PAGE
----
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José Manuel Durão Barroso President of the European Commission Passion and responsibility: Strengthening Europe in a Time of Change European Parliament Plenary Strasbourg, 15 September 2009
Commission Européenne - SPEECH/09/391 15/09/2009
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José Manuel Dur ã o Barroso
P resident of the European Commission
Passion and responsibility: Strengthening Europe in a Time of Change
European Parliament Plenary
Strasbourg, 15 September 2009
Monsieur le Président du Parlement européen,
Mesdames et Messieurs les députés,
Nous vivons des temps sans précédent – il y a un "avant" la crise financière et un "après".
Cette crise n'est pas seulement une crise financière, économique et sociale, c'est aussi une crise des valeurs.
En même temps, la crise montre à quel point le monde du XXIe siècle est devenu interdépendant.
C'est l'heure de vérité pour l'Europe: voulons-nous façonner la mondialisation à notre manière, en nous fondant sur nos valeurs et nos intérêts – ou allons-nous laisser l'initiative à d'autres et subir une mondialisation façonnée par eux?
Le choix est clair: soit nous relevons le défi ensemble , en reconnaissant notre propre interdépendance, soit nous serons marginalisés .
Nous avons l'expérience pour orienter et guider la mondialisation. L'Union a tous les atouts de ses institutions et politiques communes, et la masse critique d'une Europe à dimension continentale pour relever ce défi. Nous avons l'expérience de 60 ans de coopération supranationale – mais avons-nous aussi la volonté pour être le champion d'une nouvelle gouvernance mondiale?
L'heure n'est ni au statu quo, ni à la routine .
Plus que jamais, nous avons besoin d'une Europe forte – et avec le Traité de Lisbonne, nous serons plus forts demain. Mais plus forte ne signifie pas une centralisation des pouvoirs.
- subsidiarité/solidarité (traité de Lisbonne, volonté politique)
Nous avons besoin d'une Europe qui défend av ec intransigeance l'intérêt européen, qui refuse tout protectionnisme et repli sur soi même, sans être naïf.
C'est cet esprit de volontarisme qui a inspiré mes orientations politiques.
Last week, I had the opportunity to expand on that vision, on the basis of my political guidelines, when I met each of your parliamentary groups.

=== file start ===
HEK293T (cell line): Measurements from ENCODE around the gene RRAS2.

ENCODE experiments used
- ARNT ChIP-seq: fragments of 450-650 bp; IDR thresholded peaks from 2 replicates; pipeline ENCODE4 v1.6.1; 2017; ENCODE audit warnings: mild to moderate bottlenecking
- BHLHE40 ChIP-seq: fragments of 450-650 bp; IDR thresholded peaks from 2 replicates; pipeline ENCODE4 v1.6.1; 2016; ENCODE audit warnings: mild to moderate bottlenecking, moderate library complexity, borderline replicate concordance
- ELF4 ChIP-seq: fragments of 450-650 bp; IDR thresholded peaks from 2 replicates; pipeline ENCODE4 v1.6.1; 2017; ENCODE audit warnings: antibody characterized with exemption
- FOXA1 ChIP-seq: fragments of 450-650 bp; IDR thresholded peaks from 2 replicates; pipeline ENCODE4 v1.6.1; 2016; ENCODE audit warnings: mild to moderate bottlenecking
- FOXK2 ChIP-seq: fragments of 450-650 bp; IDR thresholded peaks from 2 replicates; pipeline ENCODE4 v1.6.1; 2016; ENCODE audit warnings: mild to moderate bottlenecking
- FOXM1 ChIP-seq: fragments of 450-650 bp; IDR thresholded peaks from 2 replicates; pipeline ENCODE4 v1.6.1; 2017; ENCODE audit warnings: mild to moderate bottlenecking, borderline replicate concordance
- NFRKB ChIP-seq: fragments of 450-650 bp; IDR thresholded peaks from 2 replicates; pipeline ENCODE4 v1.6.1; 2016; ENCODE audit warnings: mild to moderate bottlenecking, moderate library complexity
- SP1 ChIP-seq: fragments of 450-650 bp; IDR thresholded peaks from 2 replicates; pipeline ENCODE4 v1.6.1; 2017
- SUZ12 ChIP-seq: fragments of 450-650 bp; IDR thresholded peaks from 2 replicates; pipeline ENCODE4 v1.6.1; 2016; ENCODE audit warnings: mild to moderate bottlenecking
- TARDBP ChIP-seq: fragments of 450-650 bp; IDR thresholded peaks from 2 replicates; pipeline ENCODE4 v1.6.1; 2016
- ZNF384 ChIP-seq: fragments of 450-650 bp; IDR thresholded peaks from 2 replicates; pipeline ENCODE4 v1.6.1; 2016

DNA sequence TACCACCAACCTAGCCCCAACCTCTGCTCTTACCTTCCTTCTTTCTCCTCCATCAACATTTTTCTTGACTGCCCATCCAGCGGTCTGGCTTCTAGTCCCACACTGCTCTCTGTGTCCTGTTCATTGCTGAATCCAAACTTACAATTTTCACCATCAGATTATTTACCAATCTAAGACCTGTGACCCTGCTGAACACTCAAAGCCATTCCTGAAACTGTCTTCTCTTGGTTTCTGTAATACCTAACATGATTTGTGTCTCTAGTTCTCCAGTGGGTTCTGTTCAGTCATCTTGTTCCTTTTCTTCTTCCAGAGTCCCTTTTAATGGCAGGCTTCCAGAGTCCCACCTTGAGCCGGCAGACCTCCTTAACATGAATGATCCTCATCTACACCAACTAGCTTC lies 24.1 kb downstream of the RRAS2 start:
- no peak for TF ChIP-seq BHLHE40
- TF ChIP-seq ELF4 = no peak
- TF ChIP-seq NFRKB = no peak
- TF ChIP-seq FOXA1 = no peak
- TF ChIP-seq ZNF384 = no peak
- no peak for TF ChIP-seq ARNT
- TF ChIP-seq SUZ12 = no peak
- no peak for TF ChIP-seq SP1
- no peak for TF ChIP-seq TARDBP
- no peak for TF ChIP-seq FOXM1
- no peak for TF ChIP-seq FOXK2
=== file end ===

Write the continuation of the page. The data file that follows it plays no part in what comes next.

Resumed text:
The guidelines have proven a useful springboard. They have enabled me to listen to propositions coming from a wide range of political points of view. It was a privilege to take part in such a diverse and constructive exchange of opinions. And I appreciated the frankness and openness of those exchanges.
The time has now come for us, together, to reach a broad consensus on the way forward. Together, to come to some agreement on the level of ambition and on the policy areas we wish to develop.
Before you all today, I formally pledge that I will apply those political guidelines during my second mandate, if I am confirmed by this Parliament, and that I will translate them, together with the incoming Commissioners, into the next Commission's legislative and work programme.
Now is not the moment to repeat those guidelines in their entirety. However, as a result of the discussions I have had with the different political groups, I'd like to make some of the elements in the guidelines more concrete, and take on board a number of suggestions you have made. In the interests of transparency, I would like to highlight those areas with you all now.
The key message of my political guidelines is clear: as we fully implement our recovery plan, in order to move out of the economic and financial crisis, we must also keep an eye fixed firmly on the future. We must reinvigorate our inclusive, social market economy. We will invest in new sources of sustainable growth. In smart, green growth. In the networks of the future, from digital infrastructure to supergrids for electricity and gas. All this to promote high levels of employment and social cohesion, and to reinforce our European model of society, while succeeding in an increasingly competitive world.
And solidarity must remain the guiding principle of our action. Apart from all the decisions taken and proposed in this crisis, in terms of structural funds and the doubling of balance of payment support, I commit myself to use all the instruments at my disposal to help those Member States with serious budgetary constraints, namely the new Member States, back onto the road to recovery.